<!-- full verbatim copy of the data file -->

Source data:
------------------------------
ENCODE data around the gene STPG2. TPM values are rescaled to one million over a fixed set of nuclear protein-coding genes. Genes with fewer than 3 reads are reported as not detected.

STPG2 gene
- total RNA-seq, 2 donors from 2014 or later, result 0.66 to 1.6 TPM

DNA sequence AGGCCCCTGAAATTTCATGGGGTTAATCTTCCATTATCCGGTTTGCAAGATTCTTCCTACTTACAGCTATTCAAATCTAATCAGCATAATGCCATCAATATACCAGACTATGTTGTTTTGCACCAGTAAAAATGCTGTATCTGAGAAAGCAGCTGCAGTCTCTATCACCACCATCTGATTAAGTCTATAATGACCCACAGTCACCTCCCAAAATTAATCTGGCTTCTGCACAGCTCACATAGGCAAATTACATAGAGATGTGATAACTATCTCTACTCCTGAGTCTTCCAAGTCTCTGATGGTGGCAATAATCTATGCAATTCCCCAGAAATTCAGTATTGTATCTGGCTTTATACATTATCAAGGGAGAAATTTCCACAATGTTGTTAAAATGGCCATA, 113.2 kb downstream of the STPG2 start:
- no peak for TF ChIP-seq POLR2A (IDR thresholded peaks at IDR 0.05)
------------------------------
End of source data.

ENCODE data around the gene STPG2. TPM values are rescaled to one million over a fixed set of nuclear protein-coding genes. Genes with fewer than 3 reads are reported as not detected.

STPG2 gene
- total RNA-seq, 2 donors from 2014 or later, result 0.66 to 1.6 TPM

DNA sequence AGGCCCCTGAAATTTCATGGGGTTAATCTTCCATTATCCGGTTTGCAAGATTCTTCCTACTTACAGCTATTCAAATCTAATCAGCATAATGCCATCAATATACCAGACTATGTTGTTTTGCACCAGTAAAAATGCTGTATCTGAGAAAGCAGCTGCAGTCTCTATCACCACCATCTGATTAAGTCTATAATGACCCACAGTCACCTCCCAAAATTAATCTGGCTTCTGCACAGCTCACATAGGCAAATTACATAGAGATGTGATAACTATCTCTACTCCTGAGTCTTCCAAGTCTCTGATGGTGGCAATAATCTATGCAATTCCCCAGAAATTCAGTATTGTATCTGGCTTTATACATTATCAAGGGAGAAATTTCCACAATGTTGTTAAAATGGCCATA, 113.2 kb downstream of the STPG2 start:
- no peak for TF ChIP-seq POLR2A (IDR thresholded peaks at IDR 0.05)